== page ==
Brown, who had managed not to say anything newsworthy in two television appearances over the weekend, described himself as “the Democrat who’s going to stand up to Donald Trump” and “challenge the status quo” — a marked shift from four years in City Hall where he offered little challenge to extant paradigms.
And ultimately, as was the case when we interviewed him in late June, questions about his tenure in City Hall still loom over his campaign for the 5th Congressional district, three years after he left the St. James Building.
When confronted by host Melissa Ross with a quote from his opponent, U.S. Al Lawson, saying that Brown’s record as mayor was subpar and that Brown called him and said “he wanted to be just like me,” Brown dodged the question, returning to talking points like “36,000 new jobs” familiar to those around in his 2015 re-election bid.
Brown was also asked about his pivot to the left from a “conservative Democrat” posture he asserted as recently as the 2015 reelection bid, including a failure to get Human Rights Ordinance expansion through after a 2012 vote against LGBT rights expansion.
Brown said he “focused on the issues that mattered the most,” which involved the economy and pushing for a “living wage,” again dodging the question that nettled LGBT and progressive voters in Jacksonville.
When asked if his move left was genuine, Brown dodged that question too, saying that he opposed “bullying, discrimination, and violence,” and that he enacted LGBT protections in City Hall.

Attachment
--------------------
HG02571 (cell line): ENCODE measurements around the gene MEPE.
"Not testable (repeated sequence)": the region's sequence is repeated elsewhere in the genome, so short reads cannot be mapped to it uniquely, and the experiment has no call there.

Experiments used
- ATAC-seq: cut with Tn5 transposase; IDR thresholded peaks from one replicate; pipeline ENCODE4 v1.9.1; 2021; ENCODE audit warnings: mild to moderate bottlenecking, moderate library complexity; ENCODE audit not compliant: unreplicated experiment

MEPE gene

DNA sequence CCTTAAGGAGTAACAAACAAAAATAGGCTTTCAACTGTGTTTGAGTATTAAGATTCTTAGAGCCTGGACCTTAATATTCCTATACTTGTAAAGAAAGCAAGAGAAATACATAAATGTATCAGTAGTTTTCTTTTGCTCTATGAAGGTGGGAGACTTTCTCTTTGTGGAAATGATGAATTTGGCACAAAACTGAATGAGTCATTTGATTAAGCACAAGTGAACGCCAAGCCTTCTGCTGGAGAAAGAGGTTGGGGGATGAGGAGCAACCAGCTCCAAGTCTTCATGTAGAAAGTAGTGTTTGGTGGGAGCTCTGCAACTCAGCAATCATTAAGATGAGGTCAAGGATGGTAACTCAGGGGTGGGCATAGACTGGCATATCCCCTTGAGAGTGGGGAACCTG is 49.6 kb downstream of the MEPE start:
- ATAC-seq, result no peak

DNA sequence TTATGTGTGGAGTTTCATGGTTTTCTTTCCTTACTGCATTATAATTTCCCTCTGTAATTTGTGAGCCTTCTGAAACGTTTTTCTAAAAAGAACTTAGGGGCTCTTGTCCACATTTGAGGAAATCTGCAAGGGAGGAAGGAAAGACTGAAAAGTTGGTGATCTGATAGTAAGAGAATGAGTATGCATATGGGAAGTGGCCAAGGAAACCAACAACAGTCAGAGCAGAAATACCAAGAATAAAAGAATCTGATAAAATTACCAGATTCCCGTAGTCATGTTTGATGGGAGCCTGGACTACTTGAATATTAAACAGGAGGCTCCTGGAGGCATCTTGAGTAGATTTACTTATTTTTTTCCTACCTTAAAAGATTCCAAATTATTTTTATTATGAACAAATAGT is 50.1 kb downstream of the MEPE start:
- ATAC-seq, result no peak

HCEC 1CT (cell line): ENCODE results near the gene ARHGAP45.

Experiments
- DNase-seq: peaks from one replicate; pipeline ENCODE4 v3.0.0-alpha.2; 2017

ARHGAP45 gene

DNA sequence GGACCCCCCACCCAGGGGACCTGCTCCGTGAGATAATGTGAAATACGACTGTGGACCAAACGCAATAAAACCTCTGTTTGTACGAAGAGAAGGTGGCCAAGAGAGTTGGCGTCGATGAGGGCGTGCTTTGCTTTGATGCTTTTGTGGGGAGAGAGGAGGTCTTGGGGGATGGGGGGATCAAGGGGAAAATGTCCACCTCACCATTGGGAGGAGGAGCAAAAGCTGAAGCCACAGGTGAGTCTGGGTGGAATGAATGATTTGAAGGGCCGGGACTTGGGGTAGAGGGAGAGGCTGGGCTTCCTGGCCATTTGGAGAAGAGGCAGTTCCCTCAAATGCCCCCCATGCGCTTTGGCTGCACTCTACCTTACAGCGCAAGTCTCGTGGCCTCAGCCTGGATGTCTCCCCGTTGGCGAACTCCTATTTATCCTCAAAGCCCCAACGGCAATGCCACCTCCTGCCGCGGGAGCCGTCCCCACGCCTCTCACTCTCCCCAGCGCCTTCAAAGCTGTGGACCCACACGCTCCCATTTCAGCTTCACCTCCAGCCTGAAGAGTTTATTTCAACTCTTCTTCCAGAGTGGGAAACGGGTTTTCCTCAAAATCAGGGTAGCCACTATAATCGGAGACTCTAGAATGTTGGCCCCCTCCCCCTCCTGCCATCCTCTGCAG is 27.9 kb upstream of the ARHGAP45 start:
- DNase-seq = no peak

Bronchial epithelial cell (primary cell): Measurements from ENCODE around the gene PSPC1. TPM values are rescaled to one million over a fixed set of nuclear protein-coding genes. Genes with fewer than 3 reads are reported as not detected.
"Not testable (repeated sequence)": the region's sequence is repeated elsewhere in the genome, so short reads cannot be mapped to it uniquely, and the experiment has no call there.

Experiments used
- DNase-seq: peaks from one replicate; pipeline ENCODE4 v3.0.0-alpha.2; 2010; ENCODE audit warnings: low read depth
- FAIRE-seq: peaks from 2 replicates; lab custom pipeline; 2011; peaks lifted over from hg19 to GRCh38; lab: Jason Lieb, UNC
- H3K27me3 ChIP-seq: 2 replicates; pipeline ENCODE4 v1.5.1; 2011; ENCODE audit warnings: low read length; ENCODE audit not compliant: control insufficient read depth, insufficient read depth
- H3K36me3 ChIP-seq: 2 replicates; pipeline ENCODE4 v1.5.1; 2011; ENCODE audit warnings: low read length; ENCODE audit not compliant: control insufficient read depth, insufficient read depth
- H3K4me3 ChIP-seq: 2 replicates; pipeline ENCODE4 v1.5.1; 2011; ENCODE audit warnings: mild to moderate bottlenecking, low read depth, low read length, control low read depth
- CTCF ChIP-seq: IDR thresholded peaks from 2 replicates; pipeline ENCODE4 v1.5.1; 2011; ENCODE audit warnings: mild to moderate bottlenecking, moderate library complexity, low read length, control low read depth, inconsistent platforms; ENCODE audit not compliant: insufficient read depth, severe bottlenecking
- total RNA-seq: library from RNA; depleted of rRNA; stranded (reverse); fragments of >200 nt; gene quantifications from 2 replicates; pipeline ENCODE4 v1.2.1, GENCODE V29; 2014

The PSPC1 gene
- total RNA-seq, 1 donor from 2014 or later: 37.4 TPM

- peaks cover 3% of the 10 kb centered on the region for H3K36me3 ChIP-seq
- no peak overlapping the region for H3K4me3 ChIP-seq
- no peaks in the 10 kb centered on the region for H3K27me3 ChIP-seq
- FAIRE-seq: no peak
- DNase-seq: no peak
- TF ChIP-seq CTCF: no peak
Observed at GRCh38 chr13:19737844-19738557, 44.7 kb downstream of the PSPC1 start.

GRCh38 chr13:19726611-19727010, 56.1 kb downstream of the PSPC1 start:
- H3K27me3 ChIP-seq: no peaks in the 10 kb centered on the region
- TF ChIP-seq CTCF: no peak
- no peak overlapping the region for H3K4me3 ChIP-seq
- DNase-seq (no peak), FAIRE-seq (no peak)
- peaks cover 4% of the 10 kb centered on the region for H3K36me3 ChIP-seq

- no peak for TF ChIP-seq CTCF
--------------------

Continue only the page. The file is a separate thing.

“I never went against the community,” Brown said.
Brown then pivoted to accusing Lawson of being “Trump’s favorite Democrat,” citing Lawson’s vote against abolishing ICE (even as Brown said he wanted to “reform” not abolish the agency) and alleged support for the National Rifle Association.
The HRO issue came up on the first call, with a caller saying Brown “did nothing to support the HRO” despite assurances in 2011 to the contrary, and that he couldn’t believe anything Brown says because of that.
“I don’t have an issue with the gay community,” Brown said, adding that he supported their right to marry. “I don’t know what more I can say.”
“You’ve got to build trust. It takes time,” Brown, who has been courting Jacksonville voters for the better part of a decade, said.
Brown also had to address not appearing at a Barack Obama rally, saying he wasn’t in town when Obama rallied locally, but that he was a delegate to the 2012 convention and did appear with Obama at JAXPORT.
“I supported the President. I voted for him,” Brown asserted. “Was a delegate for the President.”
Brown, when asked about his strategy in the sprawling east/west 5th Congressional District, noted he’s been campaigning “in all eight counties … a grassroots campaign.”
Endorsements thus far have been elusive from those counties, most of them won handily by Lawson against Corrine Brown in 2016.
As well, Brown has faced a cash deficit: Brown announced Friday that he had raised over $165,000 in the second quarter, and had $144,360 cash-on-hand. Lawson, according to his FEC report, kept pace with $136,514 raised — and more importantly, holds an edge with $219,272 on hand.
Ironically, for a candidate running to the left of the incumbent in a Democratic primary, much of Brown’s support has come from Jacksonville Republicans, including but not limited to Jacksonville Jaguars owner Shad Khan — a big backer of Republicans like Jacksonville Mayor Lenny Curry and Gov. Rick Scott.